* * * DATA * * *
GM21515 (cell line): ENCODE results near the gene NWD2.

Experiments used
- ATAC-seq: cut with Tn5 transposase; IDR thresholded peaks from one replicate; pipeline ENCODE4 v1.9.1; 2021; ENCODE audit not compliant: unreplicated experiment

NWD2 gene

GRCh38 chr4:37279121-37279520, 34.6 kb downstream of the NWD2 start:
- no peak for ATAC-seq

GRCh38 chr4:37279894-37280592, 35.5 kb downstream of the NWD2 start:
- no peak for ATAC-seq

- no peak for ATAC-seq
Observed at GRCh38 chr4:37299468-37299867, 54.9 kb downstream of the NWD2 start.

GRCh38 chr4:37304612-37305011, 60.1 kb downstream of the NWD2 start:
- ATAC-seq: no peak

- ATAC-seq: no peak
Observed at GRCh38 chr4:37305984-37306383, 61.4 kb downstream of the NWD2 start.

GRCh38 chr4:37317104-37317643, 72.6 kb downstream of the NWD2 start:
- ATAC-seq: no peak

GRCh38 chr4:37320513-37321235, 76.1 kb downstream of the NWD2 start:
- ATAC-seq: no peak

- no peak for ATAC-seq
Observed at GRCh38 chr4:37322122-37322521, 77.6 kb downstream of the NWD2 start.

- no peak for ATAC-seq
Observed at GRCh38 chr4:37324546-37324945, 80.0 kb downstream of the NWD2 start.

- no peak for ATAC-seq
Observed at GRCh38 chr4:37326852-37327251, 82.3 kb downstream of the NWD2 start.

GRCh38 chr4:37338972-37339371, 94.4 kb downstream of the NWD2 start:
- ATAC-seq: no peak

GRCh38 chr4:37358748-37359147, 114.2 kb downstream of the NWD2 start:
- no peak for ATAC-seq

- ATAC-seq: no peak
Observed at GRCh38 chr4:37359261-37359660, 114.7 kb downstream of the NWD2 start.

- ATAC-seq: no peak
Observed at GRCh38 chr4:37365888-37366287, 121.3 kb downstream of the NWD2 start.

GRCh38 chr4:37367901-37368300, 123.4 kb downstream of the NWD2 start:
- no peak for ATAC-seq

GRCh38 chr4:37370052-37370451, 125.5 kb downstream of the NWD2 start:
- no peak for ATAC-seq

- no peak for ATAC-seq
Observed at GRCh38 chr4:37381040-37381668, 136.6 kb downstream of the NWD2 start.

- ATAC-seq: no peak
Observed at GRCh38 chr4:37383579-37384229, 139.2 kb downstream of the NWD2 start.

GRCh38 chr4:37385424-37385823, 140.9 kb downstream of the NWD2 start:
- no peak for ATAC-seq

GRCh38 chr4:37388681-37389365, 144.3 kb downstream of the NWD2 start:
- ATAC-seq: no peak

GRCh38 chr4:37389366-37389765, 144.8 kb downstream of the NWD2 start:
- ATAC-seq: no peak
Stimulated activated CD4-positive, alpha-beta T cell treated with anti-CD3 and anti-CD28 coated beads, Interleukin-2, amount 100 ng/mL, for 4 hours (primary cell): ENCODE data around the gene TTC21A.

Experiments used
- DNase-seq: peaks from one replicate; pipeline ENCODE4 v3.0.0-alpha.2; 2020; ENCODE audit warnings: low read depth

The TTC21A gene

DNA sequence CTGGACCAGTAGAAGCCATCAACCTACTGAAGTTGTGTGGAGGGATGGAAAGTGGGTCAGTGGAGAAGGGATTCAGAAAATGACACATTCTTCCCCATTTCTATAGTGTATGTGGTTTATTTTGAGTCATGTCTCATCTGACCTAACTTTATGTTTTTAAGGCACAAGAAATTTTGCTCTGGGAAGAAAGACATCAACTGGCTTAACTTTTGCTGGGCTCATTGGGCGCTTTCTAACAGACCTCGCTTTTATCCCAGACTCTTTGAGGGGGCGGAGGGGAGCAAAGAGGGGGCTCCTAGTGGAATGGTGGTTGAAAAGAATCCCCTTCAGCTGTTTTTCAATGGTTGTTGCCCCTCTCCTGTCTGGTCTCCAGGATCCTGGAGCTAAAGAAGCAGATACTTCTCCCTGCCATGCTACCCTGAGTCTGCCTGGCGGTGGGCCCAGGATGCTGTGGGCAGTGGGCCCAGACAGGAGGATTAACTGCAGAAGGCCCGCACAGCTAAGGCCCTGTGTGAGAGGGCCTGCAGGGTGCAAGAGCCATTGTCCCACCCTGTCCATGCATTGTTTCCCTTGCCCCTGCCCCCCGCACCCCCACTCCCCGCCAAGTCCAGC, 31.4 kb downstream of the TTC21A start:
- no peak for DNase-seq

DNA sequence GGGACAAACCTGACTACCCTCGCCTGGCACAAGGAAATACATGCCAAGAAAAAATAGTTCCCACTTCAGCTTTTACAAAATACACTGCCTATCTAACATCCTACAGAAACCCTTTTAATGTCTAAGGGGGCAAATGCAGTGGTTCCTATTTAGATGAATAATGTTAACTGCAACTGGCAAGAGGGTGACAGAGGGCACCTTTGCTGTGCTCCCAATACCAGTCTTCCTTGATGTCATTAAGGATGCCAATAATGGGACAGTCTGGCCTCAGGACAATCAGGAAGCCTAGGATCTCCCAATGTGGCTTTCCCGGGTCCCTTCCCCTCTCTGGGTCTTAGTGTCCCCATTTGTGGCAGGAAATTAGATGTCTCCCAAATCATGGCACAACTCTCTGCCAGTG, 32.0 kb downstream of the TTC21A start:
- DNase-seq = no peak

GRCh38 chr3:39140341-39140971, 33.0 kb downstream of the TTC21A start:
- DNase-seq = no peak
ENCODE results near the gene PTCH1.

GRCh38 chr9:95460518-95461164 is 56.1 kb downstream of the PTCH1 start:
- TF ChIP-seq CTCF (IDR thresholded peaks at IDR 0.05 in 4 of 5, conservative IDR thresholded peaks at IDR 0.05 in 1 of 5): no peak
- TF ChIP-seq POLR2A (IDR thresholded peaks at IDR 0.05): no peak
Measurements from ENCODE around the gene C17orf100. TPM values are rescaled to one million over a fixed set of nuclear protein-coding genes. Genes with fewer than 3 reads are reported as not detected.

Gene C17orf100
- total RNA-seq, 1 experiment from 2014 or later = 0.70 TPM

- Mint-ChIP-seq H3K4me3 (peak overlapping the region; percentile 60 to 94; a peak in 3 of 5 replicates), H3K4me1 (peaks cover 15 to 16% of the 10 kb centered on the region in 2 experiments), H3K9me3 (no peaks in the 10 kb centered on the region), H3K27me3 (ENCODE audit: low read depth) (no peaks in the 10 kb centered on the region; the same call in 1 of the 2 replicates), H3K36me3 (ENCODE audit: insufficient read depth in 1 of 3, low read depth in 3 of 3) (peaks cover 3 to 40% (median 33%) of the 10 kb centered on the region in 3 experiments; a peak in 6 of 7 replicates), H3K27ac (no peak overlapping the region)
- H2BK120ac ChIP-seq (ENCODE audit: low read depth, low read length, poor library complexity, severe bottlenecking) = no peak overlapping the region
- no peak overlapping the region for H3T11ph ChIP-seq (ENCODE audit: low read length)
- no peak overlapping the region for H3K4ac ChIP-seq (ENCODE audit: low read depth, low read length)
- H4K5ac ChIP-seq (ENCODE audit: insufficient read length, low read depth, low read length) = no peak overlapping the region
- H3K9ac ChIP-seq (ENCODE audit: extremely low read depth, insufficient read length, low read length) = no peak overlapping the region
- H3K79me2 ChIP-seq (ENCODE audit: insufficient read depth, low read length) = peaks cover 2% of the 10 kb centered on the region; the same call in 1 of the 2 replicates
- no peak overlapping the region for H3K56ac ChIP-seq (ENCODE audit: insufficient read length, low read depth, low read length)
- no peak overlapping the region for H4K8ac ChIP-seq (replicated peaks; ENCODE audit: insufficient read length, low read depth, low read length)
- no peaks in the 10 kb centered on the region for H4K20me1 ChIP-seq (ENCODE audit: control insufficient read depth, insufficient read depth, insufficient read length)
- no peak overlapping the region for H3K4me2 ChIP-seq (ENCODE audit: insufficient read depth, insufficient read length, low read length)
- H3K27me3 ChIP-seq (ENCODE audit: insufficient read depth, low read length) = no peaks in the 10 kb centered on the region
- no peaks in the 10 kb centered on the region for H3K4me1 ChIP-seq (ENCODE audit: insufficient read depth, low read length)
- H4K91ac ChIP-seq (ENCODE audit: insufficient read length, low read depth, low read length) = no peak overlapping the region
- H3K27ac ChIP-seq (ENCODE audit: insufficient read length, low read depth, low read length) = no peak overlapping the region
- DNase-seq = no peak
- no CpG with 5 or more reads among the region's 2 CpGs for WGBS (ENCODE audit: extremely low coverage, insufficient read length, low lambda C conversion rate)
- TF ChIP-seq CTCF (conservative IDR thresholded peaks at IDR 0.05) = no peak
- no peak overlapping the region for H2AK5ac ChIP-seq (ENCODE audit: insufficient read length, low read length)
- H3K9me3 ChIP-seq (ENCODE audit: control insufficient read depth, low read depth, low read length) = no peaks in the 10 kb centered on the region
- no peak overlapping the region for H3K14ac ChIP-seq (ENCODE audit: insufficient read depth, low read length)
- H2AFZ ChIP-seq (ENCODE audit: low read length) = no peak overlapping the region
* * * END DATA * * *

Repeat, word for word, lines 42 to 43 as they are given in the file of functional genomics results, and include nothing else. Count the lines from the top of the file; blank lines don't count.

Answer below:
- no peak for ATAC-seq

GRCh38 chr4:37388681-37389365, 144.3 kb downstream of the NWD2 start: